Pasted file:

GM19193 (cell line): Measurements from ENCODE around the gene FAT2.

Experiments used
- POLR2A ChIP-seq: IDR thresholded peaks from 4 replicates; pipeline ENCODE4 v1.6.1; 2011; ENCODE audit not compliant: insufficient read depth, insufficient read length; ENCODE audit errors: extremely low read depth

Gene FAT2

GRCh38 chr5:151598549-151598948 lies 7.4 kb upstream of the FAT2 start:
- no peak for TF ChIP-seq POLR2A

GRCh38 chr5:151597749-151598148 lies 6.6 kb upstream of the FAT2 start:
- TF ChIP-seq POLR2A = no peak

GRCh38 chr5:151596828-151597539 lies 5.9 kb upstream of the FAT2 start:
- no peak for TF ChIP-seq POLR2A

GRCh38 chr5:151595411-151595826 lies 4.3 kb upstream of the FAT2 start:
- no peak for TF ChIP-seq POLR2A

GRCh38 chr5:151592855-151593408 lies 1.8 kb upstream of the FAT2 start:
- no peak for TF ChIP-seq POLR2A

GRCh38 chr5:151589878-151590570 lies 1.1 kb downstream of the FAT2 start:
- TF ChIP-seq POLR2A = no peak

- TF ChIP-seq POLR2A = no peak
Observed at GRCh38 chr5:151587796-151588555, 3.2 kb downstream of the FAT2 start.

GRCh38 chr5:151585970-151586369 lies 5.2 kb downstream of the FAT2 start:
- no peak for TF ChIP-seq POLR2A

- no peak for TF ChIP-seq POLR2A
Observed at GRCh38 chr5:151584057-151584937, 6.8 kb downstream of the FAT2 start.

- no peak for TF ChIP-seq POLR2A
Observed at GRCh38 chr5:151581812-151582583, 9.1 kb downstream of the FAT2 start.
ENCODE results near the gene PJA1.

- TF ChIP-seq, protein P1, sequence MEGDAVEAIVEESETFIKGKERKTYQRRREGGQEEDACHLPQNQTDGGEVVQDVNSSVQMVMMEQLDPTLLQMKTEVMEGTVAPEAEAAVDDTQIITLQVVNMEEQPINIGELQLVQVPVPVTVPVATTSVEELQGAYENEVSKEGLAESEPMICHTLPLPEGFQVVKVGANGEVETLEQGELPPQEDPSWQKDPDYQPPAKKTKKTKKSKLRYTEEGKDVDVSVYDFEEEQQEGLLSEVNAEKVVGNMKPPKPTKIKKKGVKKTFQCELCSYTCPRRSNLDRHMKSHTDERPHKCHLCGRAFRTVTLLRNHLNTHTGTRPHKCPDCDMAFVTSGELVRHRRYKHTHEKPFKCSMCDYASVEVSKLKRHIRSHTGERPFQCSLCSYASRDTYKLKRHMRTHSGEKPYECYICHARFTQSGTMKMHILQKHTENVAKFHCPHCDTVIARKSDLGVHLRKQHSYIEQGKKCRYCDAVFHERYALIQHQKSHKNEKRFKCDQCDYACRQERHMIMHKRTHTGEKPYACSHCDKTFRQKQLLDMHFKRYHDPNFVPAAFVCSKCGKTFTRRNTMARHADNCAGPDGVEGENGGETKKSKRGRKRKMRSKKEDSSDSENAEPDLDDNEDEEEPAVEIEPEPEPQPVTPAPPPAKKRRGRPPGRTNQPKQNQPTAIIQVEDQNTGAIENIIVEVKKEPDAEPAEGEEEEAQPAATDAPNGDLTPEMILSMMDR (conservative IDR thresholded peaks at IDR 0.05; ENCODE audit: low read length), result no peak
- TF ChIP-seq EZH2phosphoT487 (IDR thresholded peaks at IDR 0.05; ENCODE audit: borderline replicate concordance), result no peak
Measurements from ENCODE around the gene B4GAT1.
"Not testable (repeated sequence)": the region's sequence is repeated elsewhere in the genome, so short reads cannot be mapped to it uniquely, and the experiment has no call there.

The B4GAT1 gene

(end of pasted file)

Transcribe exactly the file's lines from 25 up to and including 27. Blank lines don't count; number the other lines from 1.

ENCODE results near the gene PJA1.

- TF ChIP-seq, protein P1, sequence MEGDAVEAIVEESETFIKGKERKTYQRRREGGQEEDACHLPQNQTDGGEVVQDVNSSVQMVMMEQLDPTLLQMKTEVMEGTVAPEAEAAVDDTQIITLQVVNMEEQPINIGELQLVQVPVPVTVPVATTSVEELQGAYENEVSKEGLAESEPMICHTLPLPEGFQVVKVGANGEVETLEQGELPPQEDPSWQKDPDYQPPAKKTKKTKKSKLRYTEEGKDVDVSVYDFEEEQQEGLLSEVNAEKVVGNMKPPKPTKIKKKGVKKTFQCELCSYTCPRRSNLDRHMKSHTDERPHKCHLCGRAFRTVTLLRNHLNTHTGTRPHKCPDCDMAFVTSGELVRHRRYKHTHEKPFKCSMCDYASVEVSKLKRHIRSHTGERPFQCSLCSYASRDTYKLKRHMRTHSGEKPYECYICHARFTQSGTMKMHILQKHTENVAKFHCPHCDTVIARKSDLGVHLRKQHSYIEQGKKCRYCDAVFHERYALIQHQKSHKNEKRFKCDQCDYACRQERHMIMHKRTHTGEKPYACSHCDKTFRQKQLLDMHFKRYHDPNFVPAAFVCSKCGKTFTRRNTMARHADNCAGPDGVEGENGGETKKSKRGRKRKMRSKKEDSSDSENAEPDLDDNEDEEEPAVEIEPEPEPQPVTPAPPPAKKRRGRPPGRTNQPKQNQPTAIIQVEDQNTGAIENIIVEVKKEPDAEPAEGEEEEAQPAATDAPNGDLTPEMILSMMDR (conservative IDR thresholded peaks at IDR 0.05; ENCODE audit: low read length), result no peak
- TF ChIP-seq EZH2phosphoT487 (IDR thresholded peaks at IDR 0.05; ENCODE audit: borderline replicate concordance), result no peak